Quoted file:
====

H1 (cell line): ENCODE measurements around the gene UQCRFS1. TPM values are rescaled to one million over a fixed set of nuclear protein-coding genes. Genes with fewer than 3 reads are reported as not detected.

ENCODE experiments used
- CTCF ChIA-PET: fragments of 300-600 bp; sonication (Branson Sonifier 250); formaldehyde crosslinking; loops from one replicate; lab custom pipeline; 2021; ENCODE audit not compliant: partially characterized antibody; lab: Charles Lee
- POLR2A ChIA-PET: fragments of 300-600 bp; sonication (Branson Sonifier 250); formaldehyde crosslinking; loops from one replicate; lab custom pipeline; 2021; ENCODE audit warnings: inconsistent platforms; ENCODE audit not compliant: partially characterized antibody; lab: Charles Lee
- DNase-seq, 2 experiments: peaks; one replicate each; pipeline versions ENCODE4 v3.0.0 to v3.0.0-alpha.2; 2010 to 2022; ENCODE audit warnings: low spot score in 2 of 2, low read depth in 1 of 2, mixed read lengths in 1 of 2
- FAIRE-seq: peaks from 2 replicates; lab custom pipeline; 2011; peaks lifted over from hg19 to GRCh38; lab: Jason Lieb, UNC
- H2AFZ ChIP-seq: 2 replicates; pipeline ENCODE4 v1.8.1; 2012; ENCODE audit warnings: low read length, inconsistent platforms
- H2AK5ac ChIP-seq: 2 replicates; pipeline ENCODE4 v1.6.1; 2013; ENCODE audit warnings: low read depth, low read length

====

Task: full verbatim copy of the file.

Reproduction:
H1 (cell line): ENCODE measurements around the gene UQCRFS1. TPM values are rescaled to one million over a fixed set of nuclear protein-coding genes. Genes with fewer than 3 reads are reported as not detected.

ENCODE experiments used
- CTCF ChIA-PET: fragments of 300-600 bp; sonication (Branson Sonifier 250); formaldehyde crosslinking; loops from one replicate; lab custom pipeline; 2021; ENCODE audit not compliant: partially characterized antibody; lab: Charles Lee
- POLR2A ChIA-PET: fragments of 300-600 bp; sonication (Branson Sonifier 250); formaldehyde crosslinking; loops from one replicate; lab custom pipeline; 2021; ENCODE audit warnings: inconsistent platforms; ENCODE audit not compliant: partially characterized antibody; lab: Charles Lee
- DNase-seq, 2 experiments: peaks; one replicate each; pipeline versions ENCODE4 v3.0.0 to v3.0.0-alpha.2; 2010 to 2022; ENCODE audit warnings: low spot score in 2 of 2, low read depth in 1 of 2, mixed read lengths in 1 of 2
- FAIRE-seq: peaks from 2 replicates; lab custom pipeline; 2011; peaks lifted over from hg19 to GRCh38; lab: Jason Lieb, UNC
- H2AFZ ChIP-seq: 2 replicates; pipeline ENCODE4 v1.8.1; 2012; ENCODE audit warnings: low read length, inconsistent platforms
- H2AK5ac ChIP-seq: 2 replicates; pipeline ENCODE4 v1.6.1; 2013; ENCODE audit warnings: low read depth, low read length